Well… up to this point I haven’t mentioned that the built engine would be on my Shelby. I’m planning on building the engine on my 94 cobra with an 07 Shelby 5.4. I have worked out most of the bugs from the swap and I’m feeling ready to finally build it and make power. Currently it’s on a 2.5 upper and JLT cold air, tune running the returnless fuel system but it’s capable of being converted to a full return system with 3 fuel pumps if needed. I got a fair deal on a complete 12’ long block including the trinity blower that was modded on e85 making 730 at the wheels. I could just tear it down and have it built, or… swap it out and have the 07 built. The light sn95 chassis compared to the heavier s197 makes a big difference on the track. So I really don’t want to make too much more than high 800’s if that. So devaluation of the car is not something I’m worried about. I just want reliability and confidence.
I am seriously considering just sleeving the block anyway. But what I’m really looking for is which of the two blocks is better to build. Thank you
 

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The aluminum block was built with more substantial webbing. The iron block is the same block used since 1997 in millions of gas powered trucks, including the Lightning, and there wasn't a beefed up version for the GT500. Builders say it's good for 1,000 hp, the aluminum 1,200 hp. When Ford built the GT in 2005, they developed an aluminum block for it with sleeves. If you're going to flog it at the track, I'd do the aluminum block. Just make sure you get someone that knows what they're doing to install the sleeves.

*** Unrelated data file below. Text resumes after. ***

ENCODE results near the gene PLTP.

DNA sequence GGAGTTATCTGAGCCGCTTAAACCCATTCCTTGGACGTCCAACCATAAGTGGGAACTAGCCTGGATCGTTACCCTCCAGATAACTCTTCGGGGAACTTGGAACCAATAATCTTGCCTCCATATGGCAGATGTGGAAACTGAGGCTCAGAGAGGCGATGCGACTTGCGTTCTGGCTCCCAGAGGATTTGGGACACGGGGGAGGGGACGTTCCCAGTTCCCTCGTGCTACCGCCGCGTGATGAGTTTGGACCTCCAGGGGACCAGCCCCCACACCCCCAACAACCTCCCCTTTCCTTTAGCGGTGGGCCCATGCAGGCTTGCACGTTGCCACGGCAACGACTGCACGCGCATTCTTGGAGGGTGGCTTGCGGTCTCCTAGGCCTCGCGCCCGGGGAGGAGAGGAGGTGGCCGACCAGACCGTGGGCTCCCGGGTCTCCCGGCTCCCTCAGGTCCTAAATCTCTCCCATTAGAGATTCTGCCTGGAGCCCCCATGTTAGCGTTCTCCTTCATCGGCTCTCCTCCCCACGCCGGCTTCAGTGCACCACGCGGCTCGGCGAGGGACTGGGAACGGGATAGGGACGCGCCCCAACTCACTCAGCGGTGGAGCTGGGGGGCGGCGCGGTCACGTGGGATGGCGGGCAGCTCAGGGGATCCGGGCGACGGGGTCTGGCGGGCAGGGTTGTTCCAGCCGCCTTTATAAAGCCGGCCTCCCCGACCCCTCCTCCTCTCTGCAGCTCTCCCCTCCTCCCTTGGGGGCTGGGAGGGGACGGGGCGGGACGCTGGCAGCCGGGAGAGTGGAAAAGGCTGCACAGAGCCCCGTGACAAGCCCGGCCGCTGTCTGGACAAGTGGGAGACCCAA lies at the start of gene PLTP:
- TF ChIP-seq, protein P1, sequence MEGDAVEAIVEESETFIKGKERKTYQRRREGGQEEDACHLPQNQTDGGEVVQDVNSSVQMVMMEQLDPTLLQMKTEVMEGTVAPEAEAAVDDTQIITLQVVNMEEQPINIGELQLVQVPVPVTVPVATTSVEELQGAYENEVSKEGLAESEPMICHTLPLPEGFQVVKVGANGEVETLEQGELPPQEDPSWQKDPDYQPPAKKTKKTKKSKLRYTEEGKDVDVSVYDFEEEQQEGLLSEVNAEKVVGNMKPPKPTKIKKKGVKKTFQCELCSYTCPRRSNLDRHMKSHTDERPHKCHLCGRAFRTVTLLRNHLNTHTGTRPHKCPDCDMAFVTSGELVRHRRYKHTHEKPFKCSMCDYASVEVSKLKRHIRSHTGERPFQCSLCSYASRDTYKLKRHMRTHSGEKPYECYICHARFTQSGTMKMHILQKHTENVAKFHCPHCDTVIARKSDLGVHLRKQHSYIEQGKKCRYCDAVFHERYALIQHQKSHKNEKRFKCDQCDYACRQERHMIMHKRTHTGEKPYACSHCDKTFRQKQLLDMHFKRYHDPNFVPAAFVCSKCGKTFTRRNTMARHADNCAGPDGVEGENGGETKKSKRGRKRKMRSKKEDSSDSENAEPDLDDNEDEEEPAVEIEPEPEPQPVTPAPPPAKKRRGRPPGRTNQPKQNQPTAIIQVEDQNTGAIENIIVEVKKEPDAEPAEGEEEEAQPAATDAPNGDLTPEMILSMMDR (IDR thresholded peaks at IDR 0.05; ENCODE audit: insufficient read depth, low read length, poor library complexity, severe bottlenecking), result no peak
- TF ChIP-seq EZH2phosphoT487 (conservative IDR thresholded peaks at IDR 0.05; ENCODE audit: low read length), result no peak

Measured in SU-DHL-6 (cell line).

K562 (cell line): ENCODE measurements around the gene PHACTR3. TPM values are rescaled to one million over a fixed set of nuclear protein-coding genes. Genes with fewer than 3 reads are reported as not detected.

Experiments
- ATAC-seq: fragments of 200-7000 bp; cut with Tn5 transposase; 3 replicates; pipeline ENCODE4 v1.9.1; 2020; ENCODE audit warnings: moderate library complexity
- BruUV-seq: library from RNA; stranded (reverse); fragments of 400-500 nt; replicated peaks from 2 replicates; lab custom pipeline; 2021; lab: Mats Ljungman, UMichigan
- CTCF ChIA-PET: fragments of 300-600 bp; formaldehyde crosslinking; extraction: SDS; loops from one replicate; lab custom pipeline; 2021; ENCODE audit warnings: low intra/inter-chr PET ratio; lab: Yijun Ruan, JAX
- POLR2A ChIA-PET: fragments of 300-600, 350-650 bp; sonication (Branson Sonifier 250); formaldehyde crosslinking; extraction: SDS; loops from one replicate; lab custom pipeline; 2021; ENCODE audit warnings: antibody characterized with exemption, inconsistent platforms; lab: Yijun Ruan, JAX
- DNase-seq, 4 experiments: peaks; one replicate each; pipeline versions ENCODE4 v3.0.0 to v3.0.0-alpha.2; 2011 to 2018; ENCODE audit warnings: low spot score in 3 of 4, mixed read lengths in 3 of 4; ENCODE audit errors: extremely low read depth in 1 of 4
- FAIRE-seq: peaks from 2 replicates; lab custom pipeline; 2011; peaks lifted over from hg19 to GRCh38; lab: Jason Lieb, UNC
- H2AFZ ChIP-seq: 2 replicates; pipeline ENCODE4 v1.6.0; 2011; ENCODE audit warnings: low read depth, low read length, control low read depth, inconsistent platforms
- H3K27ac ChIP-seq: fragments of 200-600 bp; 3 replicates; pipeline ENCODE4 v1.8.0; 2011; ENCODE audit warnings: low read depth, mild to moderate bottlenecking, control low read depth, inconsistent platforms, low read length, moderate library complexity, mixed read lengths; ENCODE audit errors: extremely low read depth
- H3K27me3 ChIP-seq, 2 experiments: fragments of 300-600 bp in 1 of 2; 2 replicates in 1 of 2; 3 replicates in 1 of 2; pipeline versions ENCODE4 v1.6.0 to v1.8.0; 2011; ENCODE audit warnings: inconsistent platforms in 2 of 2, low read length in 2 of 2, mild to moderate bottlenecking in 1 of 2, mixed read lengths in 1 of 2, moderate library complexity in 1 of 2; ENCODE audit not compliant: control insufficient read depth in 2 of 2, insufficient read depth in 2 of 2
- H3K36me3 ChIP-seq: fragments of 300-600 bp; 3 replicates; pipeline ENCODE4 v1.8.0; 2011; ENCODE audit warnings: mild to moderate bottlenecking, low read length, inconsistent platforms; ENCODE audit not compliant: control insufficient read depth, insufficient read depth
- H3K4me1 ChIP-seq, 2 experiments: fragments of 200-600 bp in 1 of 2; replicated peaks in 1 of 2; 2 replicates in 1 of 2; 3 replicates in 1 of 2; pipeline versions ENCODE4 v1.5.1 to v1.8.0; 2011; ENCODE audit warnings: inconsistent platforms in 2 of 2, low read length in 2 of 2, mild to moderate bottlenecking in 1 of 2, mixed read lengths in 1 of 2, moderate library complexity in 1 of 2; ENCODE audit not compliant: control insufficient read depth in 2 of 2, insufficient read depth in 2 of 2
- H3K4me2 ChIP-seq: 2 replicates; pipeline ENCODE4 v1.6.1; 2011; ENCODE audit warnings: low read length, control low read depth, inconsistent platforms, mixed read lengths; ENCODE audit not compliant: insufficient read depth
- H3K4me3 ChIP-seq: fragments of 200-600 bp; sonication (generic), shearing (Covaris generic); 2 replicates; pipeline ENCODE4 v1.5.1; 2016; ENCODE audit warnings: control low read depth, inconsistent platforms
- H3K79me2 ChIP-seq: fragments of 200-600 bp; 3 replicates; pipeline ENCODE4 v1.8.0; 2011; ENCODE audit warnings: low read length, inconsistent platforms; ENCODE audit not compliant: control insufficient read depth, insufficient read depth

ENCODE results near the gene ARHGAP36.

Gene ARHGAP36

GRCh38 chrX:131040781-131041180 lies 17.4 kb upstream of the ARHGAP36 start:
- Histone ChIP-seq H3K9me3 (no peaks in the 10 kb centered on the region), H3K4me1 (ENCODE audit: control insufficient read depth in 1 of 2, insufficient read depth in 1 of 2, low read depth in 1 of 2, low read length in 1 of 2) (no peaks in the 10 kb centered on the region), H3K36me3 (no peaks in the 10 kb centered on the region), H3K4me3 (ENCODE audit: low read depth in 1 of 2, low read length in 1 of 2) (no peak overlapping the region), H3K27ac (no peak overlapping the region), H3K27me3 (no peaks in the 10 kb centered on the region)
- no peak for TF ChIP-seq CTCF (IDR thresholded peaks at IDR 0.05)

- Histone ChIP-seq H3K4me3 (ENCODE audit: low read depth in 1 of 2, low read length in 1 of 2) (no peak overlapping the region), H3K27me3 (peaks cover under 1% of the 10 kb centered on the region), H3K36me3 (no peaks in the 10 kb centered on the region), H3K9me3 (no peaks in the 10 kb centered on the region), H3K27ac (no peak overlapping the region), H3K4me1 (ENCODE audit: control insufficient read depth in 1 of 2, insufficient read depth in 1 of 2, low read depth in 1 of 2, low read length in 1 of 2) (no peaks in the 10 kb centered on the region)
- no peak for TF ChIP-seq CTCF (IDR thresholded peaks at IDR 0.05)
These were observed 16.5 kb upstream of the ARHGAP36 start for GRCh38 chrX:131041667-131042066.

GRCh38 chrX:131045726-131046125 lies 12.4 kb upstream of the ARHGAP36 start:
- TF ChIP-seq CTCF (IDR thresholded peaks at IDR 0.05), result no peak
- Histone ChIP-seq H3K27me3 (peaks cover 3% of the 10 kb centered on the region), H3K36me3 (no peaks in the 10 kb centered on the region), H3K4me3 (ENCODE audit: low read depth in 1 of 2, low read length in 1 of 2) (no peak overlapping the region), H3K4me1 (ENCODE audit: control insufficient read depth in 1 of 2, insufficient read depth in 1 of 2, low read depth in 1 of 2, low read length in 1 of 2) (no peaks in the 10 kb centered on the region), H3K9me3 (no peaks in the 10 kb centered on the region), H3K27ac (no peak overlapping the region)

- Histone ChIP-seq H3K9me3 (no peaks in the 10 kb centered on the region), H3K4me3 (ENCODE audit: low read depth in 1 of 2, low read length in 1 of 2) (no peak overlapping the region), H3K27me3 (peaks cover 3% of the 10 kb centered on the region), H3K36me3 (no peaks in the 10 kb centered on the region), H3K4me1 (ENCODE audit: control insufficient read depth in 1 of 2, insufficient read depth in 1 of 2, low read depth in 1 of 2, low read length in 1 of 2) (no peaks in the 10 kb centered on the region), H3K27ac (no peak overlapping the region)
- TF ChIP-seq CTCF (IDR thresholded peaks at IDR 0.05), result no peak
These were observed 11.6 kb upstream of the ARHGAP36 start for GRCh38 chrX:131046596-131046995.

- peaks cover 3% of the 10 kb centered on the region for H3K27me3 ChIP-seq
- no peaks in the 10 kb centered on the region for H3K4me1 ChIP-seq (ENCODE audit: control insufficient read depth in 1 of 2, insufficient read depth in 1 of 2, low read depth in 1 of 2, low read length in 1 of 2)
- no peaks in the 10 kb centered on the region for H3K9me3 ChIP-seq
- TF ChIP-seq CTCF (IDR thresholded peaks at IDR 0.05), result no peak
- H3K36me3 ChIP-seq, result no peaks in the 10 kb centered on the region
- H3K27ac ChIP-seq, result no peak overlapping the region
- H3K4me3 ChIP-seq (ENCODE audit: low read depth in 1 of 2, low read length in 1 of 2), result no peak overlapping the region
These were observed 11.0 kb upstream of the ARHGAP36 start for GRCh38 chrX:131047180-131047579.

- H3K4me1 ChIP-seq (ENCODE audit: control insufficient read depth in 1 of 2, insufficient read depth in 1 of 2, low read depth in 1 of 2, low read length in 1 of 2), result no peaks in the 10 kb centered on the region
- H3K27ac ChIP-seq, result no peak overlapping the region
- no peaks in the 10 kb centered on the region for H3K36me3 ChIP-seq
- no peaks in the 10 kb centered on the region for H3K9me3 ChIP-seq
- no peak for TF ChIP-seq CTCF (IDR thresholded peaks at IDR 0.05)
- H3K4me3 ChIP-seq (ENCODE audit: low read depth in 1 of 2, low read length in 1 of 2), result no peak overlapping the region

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The first question to ask is how much power do you realistically want to make. The further you're below the max power threshold of your short block's max Hp, the longer it could last. Timing components not withstanding, they are always a gamble with big Hp cars.

On the other side of that, I've blown up a half dozen motors that were all built "the right way" so it's always a gamble. :)
 

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Discussion Starter · #10 ·
Thank you both for the replies!!
@ Catmonkey, that’s the answer I was looking for!! So it looks like I’ll be doing a sleeved aluminum block!
now @ Wolvee, I’m not looking to make more than 850/890 on e85.
realistically I’ll be bumping compression by .5 from stock and maybe just doing a stage 1 port job from Modular Head Shop, possibly use the stock 13/14 cams and a VMP Gen 2 or the 13/14 trinity blower, 1300 injectors and full return system. Realistically that should put me in the low 800’s if that ( depending on how much boost). But at that point I won’t be afraid to turn it up if I feel like it.